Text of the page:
Wednesday, April 02, 2014
A stitch in time saves nine? It's the "in time" part that counts.
Orion and I headed out to school this morning in a sprinkle of rain, though there were no clouds overhead. Clouds were moving in over the mountains, which were tipped in snow. A rainbow cut through it all like a bright banner. As I slowed at a traffic light, the brakes whined and I heard the pop of the CV joints. These things must be fixed soon, because it won't take long for them to fail completely, causing at worst an accident or at least affecting the whole car system and bringing it to a halt.
The clouds are brilliantly lit. The desert is beautiful but like the car, there are problems that threaten its dynamic. There is a drought that isn't likely to go away. There are sixty three golf courses in the desert. Closing them and turning off the water that keeps them green will turn these to dust bowls. And one thing we have enough of in the desert is blowing sand.
Then the entire system fails. No golf courses, no visitors. No visitors, no economy.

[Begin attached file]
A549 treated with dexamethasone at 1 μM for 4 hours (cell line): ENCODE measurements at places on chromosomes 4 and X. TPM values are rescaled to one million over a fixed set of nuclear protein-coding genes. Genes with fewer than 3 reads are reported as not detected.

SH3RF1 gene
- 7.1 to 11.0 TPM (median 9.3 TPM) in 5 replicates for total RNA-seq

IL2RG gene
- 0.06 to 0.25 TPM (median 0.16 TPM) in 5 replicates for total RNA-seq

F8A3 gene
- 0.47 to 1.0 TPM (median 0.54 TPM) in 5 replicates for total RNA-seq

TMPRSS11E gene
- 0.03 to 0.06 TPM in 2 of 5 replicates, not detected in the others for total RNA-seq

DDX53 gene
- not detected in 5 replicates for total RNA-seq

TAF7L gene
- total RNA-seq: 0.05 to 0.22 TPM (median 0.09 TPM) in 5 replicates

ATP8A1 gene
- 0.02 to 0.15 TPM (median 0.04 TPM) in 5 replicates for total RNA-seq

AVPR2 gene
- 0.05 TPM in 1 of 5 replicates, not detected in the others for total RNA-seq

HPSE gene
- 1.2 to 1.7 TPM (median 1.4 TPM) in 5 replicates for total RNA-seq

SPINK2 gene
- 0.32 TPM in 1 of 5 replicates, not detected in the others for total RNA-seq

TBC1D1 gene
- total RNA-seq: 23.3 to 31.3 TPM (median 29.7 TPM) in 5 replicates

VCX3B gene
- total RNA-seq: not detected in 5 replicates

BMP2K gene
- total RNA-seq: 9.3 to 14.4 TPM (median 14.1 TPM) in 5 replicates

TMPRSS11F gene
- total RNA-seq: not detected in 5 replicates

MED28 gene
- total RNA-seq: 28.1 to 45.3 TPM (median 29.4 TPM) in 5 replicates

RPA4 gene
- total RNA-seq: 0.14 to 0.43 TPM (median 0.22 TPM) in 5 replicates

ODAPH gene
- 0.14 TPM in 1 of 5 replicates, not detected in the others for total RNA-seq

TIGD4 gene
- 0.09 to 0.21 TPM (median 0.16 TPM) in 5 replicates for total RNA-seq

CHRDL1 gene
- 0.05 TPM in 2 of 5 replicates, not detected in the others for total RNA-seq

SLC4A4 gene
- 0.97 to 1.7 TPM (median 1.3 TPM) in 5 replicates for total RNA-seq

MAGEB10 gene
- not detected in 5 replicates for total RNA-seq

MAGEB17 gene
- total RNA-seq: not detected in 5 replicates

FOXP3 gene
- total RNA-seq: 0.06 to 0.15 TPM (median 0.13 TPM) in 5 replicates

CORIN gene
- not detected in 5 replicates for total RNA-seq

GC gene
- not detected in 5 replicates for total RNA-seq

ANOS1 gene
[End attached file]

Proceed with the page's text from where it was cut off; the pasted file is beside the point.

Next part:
Could we live with fewer golf courses? Could some of them be used for growing something useful, like food? Is there a solution for the desert? Might we find a way to sustain ourselves? We now face the distinct possibility that we cannot.
Systems fail. In my observations, it seems that the micro and macro tend to mimic each other. Small systems -- like a car, like the health of an individual, a relationship, a business, a family --seem to fail in similar fashion. Things start to go slowly---the suspension, an untreated dental issue, a festering resentment, fewer clients, loss of income. Things break, can't be replaced, adjustments are made and a downhill spiral begins.
Only spirals get faster as they go. We all know the best time to fix something is at the beginning.
Replace the button, repair the cracks. They will only get bigger. This applies to the washing machine that needs bearings and to the economy of a nation that's off track. Or a desert that's based on a climate that no longer exists.
It's very possible that we've broken our desert home. It's possible that we've broken our planet. It's possible that these things are beyond fixing. Or not.
Either way, it's clear to me that it's past time for a very large shift in our thinking. It's clear that if we continue to put off the things we can change, we'll be faced with things we can't.
Does this stuff worry me? Every day. But not all day. I can only change myself and the small bit I can reach. But if I'm doing what I can, I have more peace.
Tell me your thoughts. Do you worry? How is your life affected by the changes, and by the knowledge that more change is coming?
Posted by lisa at 9:18 AM